01, 2020

President Armen Sarkissian as a keynote speaker participated at the “Balancing Domestic and Global Inequality” panel: this will be not businessmen’s but young people’s world

President Armen Sarkissian in the framework of the World Economic Forum in Davos as a keynote speaker participated at the “Balancing Domestic and Global Inequality” panel. President Sarkissian participated at the panel together with another keynote speaker - the Nobel Prize winner in Economics, professor at the Columbia University Joseph Stiglitz. He was the Chairman of President Bill Clinton’s Economic Advisers Board, Senior Vice President of the World Bank and Chief Economist and authored a number of researches. His latest book istitled “The Price of Inequality: How Today’s Divided Society Endangers Our Future.”

Considering the fact that the 2020 report on global risks mentiones inequality as the main risk factor, it was debated how decision-makers could improve the balance between the domestic political priorities and global economic situation.

Before discussions started, President Armen Sarkissian thanked professor Stiglitz for the role he has had in his life and clarified that in 1996, while the Prime Minister of Armenia, he had had disagreements on poverty reduction with representatives of the World Bank. “For me, as prime minister, the means of overcoming poverty was development,” President Sarkissian told. “We reached a common conclusion with the President of the World Bank to make Armenia not a country fighting poverty but make it a developing country. In this “fight” I was inspired by professor Stiglitz’s article on globalization.

Speaking of global risks, President Sarkissian noted their quantum nature and the base of quantum politics. “I have presented that theory in a 600-page book which will be published soon,” Armen Sarkissian said. “In order to understand how far your country can go, it is necessary to think about the current situation in the world. I was thinking about it even before becoming president. As a citizen, I am amazed by similarities. To understand it, it would be necessary to travel 100 years back when we were dealing with natural sciences and physics world, when the scholars were able to analyze classical phenomena up until the point when they collided with the processes which were inexplicable. It caused havoc. At that time, it became necessary to change the perception of the phenomena. Geniuses like Albert Einstein, Werner Heisenberg, Richard Feynman didn’t create anything, they changed the philosophy of comprehending physics. In the greatest discoveries happening around us, each of us has his small part. The current generation is living in two worlds – material and virtual. We are elementary particles.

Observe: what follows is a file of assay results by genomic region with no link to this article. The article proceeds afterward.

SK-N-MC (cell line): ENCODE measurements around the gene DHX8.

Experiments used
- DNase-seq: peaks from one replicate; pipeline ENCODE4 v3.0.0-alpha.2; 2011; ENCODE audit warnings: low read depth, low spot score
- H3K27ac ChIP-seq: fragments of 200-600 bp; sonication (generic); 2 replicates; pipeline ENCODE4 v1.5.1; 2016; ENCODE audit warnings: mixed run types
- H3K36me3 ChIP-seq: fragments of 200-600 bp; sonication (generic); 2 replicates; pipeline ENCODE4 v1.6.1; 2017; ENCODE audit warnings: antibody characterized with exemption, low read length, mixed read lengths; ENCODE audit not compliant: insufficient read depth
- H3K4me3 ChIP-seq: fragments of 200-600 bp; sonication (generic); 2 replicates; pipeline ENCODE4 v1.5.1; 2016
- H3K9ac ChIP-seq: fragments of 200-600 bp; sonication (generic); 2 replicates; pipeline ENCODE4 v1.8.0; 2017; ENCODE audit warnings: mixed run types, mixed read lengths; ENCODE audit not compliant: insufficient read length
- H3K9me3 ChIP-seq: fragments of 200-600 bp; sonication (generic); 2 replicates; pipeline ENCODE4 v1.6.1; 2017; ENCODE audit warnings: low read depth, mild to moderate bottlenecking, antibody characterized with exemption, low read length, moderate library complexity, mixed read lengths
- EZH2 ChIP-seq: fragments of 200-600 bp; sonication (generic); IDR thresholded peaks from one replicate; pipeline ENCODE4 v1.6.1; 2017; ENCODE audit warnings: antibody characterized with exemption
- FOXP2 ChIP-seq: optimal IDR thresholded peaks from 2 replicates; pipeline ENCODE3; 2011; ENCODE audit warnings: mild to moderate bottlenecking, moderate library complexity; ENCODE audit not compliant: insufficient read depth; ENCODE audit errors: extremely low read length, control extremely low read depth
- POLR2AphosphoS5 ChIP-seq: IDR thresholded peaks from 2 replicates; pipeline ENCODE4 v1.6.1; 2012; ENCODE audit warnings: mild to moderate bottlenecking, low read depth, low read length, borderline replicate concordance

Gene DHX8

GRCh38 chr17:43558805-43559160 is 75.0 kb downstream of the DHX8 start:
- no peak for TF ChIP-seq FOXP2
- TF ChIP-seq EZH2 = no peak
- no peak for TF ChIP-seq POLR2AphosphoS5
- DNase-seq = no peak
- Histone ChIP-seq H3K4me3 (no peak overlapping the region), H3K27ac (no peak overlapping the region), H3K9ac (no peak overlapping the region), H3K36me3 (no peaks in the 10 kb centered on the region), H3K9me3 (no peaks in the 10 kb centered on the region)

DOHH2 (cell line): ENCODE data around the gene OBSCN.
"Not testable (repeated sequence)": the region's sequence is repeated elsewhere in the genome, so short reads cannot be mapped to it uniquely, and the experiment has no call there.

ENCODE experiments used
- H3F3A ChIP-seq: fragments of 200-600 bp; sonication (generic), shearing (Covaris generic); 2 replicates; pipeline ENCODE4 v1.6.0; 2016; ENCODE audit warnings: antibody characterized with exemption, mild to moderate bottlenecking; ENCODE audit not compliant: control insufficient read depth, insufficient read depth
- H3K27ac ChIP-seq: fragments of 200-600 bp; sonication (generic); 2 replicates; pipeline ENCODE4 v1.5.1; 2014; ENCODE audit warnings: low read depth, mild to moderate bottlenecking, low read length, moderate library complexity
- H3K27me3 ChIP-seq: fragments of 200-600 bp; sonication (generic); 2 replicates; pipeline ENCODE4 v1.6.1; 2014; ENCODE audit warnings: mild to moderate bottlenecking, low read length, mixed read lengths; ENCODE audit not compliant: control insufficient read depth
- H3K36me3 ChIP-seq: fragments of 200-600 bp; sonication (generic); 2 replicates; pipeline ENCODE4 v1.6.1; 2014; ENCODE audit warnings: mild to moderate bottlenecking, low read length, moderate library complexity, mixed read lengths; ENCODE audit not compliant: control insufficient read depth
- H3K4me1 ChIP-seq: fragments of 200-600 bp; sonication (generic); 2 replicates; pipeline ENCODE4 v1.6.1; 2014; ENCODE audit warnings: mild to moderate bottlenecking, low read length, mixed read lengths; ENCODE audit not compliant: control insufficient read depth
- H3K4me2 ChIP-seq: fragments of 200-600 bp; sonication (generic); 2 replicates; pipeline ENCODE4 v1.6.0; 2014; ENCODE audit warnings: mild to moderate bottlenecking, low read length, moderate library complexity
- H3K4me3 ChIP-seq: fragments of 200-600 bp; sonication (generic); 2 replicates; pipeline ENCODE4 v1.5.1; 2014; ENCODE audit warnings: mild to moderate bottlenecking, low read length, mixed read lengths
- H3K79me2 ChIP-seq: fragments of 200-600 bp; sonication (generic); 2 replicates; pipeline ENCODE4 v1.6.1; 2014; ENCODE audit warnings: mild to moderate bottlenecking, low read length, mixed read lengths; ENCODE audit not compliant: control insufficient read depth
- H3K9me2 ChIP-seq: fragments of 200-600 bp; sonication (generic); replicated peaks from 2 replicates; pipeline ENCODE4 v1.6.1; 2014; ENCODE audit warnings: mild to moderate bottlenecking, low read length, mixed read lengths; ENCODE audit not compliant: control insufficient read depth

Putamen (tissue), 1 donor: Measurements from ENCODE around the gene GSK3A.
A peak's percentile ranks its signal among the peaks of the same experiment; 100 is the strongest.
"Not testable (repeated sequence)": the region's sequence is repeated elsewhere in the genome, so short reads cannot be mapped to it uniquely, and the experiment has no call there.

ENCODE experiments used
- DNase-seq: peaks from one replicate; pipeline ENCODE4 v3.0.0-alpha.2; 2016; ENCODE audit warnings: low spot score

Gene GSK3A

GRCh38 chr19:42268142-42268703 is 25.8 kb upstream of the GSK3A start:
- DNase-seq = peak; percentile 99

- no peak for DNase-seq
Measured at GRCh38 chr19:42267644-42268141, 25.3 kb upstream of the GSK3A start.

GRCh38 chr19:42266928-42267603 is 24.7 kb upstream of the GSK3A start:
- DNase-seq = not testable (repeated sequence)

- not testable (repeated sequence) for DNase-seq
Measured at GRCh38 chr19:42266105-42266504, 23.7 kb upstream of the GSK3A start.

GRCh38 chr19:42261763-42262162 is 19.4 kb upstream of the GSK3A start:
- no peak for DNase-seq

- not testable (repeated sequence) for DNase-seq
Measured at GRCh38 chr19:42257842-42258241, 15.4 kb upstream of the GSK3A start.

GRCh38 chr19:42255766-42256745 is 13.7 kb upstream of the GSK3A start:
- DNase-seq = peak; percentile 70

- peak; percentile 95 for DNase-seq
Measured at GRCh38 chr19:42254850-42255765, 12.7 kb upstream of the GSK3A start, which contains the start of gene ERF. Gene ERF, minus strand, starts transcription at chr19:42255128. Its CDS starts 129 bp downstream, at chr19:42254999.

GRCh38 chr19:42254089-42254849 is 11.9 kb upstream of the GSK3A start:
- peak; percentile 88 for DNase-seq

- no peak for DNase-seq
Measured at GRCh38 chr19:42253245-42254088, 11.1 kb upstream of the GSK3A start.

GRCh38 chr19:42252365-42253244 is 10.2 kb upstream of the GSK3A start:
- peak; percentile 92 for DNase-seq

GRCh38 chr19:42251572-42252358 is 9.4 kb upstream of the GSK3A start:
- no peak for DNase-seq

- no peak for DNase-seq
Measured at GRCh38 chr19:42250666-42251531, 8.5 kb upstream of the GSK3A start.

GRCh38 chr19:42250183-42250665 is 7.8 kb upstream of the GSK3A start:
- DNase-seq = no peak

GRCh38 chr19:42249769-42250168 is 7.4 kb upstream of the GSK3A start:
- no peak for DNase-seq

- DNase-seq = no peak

Another important fact is the population growth. When I study nature, I come to realize that it is not classical, it is quantum. Bodies are ruled by quantum laws. I understood that with time we become more and more quantum that we are living in a society which is quite different from the previous.

Democracy is changing too, since in a normal democratic country one votes for parliament, or president for the next five years, then waits for results, polls, etc. Nowadays, you are voting daily on the Facebook page. Today we live in a totally different world which is of quantum nature and becomes more complex. There are no regulations not only in a sense that we don’t understand what’s going on, but there are also no regulations in a social dimension. Thus, welcome to a new world, which, just like nature, is not classical but quantum. Personally, I am very excited about it because we have scientists who need to understand how quantum policies are working. It’s a marvelous task and its solution will be an achievement.